After Peshawar, the city of Quetta seems to be falling into the hands of militants. The kidnapping of the chief of the UNHCR in the city is the latest evidence of this. John Solecki, an American national, was taken away by unknown persons after his vehicle was ambushed in a daring attack. His driver was killed. Mr Solecki appeared to be moving without an escort. The UN has made a call for the immediate release of the humanitarian worker and Pakistan authorities have closed the Chaman border to prevent the official being whisked away into Afghanistan. It seems likely that, as has happened in the past, the militants who presumably hold the UN official will attempt to use him in an exchange deal of some kind or to press for other demands. It seems that even from the heart of our major cities, people can be taken away at will. The situation is disastrous for more reasons than one. The kidnapping will add to the international image of Pakistan as one of the world’s most dangerous places. This in turn will have an impact on spheres such as investment, which are crucial to the economic stability of Pakistan. The law and order situation is now obviously a key factor in the failing economic situation, with major rating agencies lowering the standing of Pakistan.

There are other aspects. The abduction will mean humanitarian work will slow down still further. Past threats and attacks on the offices of organizations engaged in relief efforts, such as that on the Mansehra office of PLAN last year, have already led to many groups opting to cut down operations in Pakistan or quit the country altogether. This has had an adverse impact on communities hit by the 2005 quake and also people in the least developed parts of Pakistan, such as Balochistan, who received some support from humanitarian groups. Past threats have led to the UN reducing activities in the province. In many cases local NGOs, who have also faced warnings of dire action, particularly against women workers, have also followed suit. Pakistan today risks moving into complete international isolation. As news of the kidnapping makes its way around the world, there will be repercussions. The Islamabad government must wake up to the reality that it is in danger of becoming a state no one wishes to venture into. Something must be done to end this swift descent into anarchy.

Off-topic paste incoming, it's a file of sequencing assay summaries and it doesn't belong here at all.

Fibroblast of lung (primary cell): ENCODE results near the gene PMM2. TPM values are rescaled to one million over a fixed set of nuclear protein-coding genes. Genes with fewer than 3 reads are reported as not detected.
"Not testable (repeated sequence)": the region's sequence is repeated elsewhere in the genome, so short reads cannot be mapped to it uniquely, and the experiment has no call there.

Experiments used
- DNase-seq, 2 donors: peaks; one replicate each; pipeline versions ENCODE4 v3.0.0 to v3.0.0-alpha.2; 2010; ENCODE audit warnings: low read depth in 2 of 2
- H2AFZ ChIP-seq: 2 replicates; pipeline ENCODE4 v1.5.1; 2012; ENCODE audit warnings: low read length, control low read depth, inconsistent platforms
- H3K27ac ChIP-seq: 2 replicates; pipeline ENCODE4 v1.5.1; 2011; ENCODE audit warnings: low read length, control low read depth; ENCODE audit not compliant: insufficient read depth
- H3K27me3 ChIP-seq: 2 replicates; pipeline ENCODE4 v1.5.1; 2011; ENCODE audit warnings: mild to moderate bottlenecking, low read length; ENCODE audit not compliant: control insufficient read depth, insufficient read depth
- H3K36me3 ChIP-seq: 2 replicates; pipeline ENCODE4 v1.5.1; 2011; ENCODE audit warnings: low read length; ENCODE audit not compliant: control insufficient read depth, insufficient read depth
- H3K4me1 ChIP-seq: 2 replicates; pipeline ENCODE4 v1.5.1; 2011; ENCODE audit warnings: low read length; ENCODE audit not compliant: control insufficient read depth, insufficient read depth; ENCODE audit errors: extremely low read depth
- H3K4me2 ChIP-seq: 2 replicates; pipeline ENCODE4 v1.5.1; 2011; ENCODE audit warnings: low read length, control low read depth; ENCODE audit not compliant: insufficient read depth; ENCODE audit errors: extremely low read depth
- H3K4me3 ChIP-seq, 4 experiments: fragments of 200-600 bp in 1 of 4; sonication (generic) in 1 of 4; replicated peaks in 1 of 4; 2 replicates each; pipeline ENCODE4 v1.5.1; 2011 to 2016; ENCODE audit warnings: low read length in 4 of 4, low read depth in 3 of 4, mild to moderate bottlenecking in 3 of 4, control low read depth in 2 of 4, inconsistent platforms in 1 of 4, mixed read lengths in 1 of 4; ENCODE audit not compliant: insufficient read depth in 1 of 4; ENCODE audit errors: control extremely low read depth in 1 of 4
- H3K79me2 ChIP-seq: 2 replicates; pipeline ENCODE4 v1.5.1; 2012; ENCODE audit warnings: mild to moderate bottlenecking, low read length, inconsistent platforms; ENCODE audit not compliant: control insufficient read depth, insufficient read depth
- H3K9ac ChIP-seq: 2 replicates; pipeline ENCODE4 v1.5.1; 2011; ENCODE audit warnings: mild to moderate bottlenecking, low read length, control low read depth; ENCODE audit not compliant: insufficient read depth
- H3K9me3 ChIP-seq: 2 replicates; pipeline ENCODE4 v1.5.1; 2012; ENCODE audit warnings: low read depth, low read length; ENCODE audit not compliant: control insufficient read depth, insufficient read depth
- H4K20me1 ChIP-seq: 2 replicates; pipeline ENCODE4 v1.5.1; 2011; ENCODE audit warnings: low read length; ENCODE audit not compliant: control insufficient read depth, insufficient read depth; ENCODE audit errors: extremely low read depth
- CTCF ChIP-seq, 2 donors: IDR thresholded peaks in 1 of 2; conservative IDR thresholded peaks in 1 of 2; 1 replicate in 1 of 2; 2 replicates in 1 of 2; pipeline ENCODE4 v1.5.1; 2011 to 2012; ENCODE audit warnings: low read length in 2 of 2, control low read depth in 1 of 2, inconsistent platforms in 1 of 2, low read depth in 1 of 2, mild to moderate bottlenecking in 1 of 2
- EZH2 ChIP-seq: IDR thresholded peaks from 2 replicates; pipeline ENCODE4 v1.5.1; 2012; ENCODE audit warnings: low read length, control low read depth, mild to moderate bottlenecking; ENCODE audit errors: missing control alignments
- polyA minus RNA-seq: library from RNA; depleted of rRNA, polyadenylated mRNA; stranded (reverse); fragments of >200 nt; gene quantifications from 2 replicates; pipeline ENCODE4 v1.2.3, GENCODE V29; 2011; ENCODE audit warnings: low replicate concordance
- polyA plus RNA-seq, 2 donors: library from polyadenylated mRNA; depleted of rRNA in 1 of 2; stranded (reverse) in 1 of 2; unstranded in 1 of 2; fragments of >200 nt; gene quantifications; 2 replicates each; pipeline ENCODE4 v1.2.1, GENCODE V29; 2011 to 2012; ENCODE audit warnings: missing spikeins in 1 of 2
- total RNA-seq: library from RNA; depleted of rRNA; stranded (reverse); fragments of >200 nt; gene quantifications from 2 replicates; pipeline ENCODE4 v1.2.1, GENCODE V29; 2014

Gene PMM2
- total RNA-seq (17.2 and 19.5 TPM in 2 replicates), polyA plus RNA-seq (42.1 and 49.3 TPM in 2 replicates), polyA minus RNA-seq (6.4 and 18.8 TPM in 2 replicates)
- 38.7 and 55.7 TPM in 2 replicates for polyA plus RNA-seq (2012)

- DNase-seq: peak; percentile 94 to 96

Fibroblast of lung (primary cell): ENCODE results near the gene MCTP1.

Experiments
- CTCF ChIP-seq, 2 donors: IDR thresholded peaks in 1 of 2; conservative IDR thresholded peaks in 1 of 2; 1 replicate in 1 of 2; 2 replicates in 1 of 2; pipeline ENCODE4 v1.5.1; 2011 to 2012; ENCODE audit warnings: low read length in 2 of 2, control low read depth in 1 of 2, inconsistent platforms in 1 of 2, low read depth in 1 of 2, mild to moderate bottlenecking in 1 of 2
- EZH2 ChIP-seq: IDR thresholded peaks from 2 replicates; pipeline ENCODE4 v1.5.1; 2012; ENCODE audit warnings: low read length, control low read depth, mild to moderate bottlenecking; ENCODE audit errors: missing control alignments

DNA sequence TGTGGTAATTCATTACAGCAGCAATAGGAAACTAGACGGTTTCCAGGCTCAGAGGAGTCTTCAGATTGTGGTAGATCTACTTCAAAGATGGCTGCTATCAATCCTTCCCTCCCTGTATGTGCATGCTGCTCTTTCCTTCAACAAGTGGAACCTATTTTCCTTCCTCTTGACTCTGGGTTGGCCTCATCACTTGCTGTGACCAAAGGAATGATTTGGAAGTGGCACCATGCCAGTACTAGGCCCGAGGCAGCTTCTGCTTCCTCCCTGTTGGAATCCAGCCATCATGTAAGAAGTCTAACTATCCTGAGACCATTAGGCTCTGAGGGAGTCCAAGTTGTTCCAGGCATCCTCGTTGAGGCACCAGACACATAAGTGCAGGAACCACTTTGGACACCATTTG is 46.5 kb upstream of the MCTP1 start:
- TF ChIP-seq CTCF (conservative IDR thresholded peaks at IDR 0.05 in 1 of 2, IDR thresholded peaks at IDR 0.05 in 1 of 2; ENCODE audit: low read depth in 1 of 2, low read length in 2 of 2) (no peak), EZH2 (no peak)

Unrest in Balochistan